More than 2,000 civilians have been killed since the start of Russia’s invasion of Ukraine, Ukrainian officials said Wednesday.
The figure was given by the Ukrainian embassy in Turkey, citing the State of Emergency Service of Ukraine.
Moscow, for its part, offered its casualty figures for the first time: 498 Russian soldiers killed and more than 1,597 wounded since the start of its operation against Ukraine, according to the Defense Ministry.
Ukraine’s President Volodymyr Zelensky has accused Russia of committing war crimes.
The International Criminal Court (ICC) will now investigate this possibility.
This Wednesday, the ICC prosecutor, Karim Khan, reported that, in a “preliminary examination” of the situation in Ukraine, his office “has already found a reasonable basis to believe that crimes within the jurisdiction of the court have been committed. and has identified potential cases that could be admissible.”
Khan had announced on Monday that he planned to seek authorization from the ICC presidency to open an investigation, but following a request by Britain and 38 other countries he can now launch the investigation immediately.
In a separate judicial process, the International Court of Justice, also based in The Hague, set for March 7 and 8 the hearings of a trial for a complaint filed by the Ukrainian government against Russia.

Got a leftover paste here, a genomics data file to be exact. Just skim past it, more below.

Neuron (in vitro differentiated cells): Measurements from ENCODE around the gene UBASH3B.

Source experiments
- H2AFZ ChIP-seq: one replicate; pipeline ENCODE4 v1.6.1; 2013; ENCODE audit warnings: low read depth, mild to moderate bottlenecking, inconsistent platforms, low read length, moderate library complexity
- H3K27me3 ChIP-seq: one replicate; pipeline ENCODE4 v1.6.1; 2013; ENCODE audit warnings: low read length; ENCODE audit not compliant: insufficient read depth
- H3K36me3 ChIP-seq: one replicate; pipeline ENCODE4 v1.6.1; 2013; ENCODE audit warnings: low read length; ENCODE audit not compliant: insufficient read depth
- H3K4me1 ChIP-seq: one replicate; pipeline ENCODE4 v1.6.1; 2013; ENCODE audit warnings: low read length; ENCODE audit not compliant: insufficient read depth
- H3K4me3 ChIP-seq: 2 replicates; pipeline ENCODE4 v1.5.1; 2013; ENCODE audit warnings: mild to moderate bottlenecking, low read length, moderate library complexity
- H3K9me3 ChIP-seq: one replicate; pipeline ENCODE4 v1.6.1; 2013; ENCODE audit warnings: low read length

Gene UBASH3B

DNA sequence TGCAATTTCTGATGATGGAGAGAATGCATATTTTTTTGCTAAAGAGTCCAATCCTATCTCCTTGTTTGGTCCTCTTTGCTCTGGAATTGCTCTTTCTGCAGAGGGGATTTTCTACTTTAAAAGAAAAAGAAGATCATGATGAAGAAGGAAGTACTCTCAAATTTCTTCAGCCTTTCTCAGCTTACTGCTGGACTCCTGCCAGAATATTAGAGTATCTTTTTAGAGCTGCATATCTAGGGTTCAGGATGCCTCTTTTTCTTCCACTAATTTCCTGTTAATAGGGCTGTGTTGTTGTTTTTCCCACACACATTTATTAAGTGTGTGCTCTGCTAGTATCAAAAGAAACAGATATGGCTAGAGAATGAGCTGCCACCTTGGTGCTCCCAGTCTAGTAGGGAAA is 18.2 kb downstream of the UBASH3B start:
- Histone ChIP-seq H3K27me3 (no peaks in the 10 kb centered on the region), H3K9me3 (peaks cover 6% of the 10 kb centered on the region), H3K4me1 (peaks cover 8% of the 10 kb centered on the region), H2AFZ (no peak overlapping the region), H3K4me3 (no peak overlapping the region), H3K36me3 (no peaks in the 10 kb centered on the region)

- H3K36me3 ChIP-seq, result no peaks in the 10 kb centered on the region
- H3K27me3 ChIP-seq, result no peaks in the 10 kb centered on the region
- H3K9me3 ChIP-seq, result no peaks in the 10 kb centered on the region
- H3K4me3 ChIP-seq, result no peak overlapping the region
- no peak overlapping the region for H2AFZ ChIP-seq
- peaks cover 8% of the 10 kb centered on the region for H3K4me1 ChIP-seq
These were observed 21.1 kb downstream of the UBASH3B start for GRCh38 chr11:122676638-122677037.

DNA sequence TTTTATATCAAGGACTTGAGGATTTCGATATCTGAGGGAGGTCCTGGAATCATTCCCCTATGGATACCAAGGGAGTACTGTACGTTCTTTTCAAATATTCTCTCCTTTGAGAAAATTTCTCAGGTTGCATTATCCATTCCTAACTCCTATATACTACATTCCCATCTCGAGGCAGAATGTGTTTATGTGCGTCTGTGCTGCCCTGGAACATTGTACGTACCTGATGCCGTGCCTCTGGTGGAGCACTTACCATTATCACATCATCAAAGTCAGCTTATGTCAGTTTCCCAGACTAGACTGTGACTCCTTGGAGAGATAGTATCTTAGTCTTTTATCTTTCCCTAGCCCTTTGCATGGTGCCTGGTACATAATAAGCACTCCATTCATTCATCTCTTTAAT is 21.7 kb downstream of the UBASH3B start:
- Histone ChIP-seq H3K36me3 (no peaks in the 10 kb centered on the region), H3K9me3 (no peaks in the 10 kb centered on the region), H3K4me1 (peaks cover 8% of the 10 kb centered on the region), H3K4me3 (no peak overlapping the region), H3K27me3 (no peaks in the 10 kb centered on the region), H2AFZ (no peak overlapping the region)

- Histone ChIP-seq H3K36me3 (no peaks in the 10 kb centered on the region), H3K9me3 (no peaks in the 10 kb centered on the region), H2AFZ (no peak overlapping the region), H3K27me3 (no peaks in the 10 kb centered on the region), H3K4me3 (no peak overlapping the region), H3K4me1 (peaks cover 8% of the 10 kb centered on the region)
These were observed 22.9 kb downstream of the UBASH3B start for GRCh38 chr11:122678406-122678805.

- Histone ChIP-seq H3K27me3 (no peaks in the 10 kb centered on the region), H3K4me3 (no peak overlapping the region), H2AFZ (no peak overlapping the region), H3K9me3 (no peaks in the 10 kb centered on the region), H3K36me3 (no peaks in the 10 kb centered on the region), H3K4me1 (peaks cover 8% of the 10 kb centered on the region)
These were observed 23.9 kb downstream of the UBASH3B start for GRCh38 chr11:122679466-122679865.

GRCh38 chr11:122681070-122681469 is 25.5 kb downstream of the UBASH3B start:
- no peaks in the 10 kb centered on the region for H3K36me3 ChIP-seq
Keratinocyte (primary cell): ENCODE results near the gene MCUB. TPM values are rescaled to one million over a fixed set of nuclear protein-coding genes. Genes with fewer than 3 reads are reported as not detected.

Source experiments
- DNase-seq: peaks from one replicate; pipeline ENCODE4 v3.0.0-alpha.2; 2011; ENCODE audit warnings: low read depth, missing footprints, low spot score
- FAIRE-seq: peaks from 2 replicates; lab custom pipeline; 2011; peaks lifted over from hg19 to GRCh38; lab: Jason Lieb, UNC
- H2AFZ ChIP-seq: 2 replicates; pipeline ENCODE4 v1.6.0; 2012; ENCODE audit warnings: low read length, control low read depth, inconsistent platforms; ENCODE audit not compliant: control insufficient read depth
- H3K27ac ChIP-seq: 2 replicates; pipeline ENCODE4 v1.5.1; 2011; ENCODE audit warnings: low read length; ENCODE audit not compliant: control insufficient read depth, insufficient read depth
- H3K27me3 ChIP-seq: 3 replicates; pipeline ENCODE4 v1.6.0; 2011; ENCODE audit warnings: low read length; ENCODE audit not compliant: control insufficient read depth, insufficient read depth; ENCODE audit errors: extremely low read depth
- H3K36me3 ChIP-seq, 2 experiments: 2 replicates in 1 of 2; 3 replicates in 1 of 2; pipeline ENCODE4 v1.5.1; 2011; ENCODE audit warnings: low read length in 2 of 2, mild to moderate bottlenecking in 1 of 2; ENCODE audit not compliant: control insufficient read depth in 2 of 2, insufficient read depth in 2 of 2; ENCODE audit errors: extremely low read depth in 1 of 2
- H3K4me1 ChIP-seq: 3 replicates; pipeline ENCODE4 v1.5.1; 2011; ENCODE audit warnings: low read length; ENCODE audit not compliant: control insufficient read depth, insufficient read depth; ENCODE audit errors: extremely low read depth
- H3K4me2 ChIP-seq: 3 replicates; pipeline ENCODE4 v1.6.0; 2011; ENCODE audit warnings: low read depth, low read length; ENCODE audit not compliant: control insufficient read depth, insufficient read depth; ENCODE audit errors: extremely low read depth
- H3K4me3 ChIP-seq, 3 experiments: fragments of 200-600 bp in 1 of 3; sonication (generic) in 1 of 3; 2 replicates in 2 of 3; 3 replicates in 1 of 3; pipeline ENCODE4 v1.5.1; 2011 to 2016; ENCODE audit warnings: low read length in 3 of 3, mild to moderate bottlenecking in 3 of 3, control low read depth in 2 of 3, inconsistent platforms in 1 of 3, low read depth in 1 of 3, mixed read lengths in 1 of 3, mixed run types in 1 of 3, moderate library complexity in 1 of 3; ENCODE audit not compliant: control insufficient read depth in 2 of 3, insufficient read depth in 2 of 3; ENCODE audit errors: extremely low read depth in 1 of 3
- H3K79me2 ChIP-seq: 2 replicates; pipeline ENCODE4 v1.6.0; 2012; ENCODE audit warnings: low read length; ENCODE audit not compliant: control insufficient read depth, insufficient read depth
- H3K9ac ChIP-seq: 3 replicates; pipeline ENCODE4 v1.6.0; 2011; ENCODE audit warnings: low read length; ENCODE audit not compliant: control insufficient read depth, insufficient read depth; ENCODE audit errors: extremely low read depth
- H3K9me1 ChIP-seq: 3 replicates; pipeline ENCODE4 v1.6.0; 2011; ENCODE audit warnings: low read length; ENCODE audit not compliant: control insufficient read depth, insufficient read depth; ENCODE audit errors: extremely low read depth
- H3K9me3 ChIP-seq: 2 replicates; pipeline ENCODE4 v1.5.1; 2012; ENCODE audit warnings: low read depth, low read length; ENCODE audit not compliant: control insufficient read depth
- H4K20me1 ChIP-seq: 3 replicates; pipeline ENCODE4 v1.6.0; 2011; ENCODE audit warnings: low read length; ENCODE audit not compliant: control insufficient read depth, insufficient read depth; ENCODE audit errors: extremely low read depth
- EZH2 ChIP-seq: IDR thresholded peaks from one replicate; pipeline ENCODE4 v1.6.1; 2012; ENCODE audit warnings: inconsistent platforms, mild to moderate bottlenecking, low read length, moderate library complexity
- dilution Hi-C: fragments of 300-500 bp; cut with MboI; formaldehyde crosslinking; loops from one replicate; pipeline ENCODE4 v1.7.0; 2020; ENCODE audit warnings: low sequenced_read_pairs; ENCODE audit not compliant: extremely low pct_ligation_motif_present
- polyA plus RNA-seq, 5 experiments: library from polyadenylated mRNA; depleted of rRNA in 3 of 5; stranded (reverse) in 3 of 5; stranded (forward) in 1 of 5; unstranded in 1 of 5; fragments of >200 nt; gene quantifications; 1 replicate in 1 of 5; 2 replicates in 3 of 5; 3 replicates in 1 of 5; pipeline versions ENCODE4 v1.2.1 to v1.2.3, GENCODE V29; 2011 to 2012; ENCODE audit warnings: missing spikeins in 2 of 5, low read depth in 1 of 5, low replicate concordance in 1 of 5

With this lawsuit, filed last Sunday, Kiev wants Moscow to be held accountable for justifying its military action on the basis of unsubstantiated accusations of alleged genocide in Ukraine.
Meanwhile, the United Nations General Assembly approved by 141 votes in favor, 35 abstentions and 5 votes against a resolution that condemns Russia for its aggression against Ukraine and demands the unconditional withdrawal of troops.
Despite receiving such wide support, the text is not binding.
The five countries that voted against were: Russia, Belarus, Syria, North Korea and Eritrea.
In addition, among the abstentions were those of four Latin American countries: Bolivia, Cuba, El Salvador and Nicaragua.
Twelve countries did not participate in the vote, including Venezuela, whose president, Nicolás Maduro, has supported Russia in its operation against Ukraine, but lost the right to vote at the UN for not paying maintenance fees.
Melissa Galbraith is the World News reporter for Globe Live Media. She covers all the major events happening around the World. From Europe to Americas, from Asia to Antarctica, Melissa covers it all. Never miss another Major World Event by bookmarking her author page right here.